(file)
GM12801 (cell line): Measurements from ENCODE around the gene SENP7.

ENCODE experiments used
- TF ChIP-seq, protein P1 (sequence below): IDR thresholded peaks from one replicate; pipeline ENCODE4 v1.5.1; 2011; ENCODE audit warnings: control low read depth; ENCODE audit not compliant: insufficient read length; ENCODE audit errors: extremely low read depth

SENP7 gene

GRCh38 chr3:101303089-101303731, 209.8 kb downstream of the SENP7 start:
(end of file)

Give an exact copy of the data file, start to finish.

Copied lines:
GM12801 (cell line): Measurements from ENCODE around the gene SENP7.

ENCODE experiments used
- TF ChIP-seq, protein P1 (sequence below): IDR thresholded peaks from one replicate; pipeline ENCODE4 v1.5.1; 2011; ENCODE audit warnings: control low read depth; ENCODE audit not compliant: insufficient read length; ENCODE audit errors: extremely low read depth

SENP7 gene

GRCh38 chr3:101303089-101303731, 209.8 kb downstream of the SENP7 start: